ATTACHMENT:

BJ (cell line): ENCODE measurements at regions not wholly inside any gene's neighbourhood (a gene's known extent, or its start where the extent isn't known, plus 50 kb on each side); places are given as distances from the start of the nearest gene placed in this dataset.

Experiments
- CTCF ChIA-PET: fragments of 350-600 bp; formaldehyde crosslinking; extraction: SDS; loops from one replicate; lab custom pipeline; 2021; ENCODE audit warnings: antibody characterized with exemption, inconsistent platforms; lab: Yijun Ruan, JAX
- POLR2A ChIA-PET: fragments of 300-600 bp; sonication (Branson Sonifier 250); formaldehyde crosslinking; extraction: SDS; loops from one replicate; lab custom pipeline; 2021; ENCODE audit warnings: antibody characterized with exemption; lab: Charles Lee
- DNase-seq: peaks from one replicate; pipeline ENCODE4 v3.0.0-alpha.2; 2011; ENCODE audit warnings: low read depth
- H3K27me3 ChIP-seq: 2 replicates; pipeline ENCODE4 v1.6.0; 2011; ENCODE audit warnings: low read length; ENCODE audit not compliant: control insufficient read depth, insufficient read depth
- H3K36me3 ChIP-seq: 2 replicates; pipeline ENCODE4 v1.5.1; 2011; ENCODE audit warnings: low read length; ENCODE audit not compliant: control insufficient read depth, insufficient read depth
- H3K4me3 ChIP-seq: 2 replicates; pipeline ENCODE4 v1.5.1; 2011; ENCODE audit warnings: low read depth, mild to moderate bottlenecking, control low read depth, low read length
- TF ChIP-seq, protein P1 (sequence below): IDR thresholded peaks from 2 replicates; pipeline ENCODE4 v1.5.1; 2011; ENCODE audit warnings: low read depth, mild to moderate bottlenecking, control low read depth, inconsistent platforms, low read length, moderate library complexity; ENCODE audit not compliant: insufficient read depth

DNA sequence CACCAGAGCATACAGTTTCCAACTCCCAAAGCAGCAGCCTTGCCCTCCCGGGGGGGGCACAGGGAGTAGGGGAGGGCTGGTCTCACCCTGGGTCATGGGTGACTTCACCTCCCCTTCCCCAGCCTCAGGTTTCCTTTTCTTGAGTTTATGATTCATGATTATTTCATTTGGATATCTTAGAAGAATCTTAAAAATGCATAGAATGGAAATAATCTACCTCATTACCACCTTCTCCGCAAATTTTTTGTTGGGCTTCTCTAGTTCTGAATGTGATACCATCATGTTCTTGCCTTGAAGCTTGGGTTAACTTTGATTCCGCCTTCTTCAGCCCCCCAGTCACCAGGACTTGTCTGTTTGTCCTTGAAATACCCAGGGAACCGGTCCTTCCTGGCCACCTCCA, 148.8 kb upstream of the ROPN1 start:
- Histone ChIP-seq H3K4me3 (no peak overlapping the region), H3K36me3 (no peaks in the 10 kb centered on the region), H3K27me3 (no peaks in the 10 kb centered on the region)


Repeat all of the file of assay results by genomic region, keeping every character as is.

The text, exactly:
BJ (cell line): ENCODE measurements at regions not wholly inside any gene's neighbourhood (a gene's known extent, or its start where the extent isn't known, plus 50 kb on each side); places are given as distances from the start of the nearest gene placed in this dataset.

Experiments
- CTCF ChIA-PET: fragments of 350-600 bp; formaldehyde crosslinking; extraction: SDS; loops from one replicate; lab custom pipeline; 2021; ENCODE audit warnings: antibody characterized with exemption, inconsistent platforms; lab: Yijun Ruan, JAX
- POLR2A ChIA-PET: fragments of 300-600 bp; sonication (Branson Sonifier 250); formaldehyde crosslinking; extraction: SDS; loops from one replicate; lab custom pipeline; 2021; ENCODE audit warnings: antibody characterized with exemption; lab: Charles Lee
- DNase-seq: peaks from one replicate; pipeline ENCODE4 v3.0.0-alpha.2; 2011; ENCODE audit warnings: low read depth
- H3K27me3 ChIP-seq: 2 replicates; pipeline ENCODE4 v1.6.0; 2011; ENCODE audit warnings: low read length; ENCODE audit not compliant: control insufficient read depth, insufficient read depth
- H3K36me3 ChIP-seq: 2 replicates; pipeline ENCODE4 v1.5.1; 2011; ENCODE audit warnings: low read length; ENCODE audit not compliant: control insufficient read depth, insufficient read depth
- H3K4me3 ChIP-seq: 2 replicates; pipeline ENCODE4 v1.5.1; 2011; ENCODE audit warnings: low read depth, mild to moderate bottlenecking, control low read depth, low read length
- TF ChIP-seq, protein P1 (sequence below): IDR thresholded peaks from 2 replicates; pipeline ENCODE4 v1.5.1; 2011; ENCODE audit warnings: low read depth, mild to moderate bottlenecking, control low read depth, inconsistent platforms, low read length, moderate library complexity; ENCODE audit not compliant: insufficient read depth

DNA sequence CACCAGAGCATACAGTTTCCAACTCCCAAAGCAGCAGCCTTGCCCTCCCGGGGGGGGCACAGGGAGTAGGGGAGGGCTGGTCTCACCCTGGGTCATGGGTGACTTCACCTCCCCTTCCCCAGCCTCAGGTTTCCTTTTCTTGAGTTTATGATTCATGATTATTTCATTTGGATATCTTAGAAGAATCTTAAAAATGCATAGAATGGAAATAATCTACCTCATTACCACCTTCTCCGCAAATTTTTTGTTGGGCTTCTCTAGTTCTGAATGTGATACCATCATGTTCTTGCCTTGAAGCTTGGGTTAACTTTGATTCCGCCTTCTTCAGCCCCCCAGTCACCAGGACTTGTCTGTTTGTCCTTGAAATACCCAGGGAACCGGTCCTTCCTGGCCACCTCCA, 148.8 kb upstream of the ROPN1 start:
- Histone ChIP-seq H3K4me3 (no peak overlapping the region), H3K36me3 (no peaks in the 10 kb centered on the region), H3K27me3 (no peaks in the 10 kb centered on the region)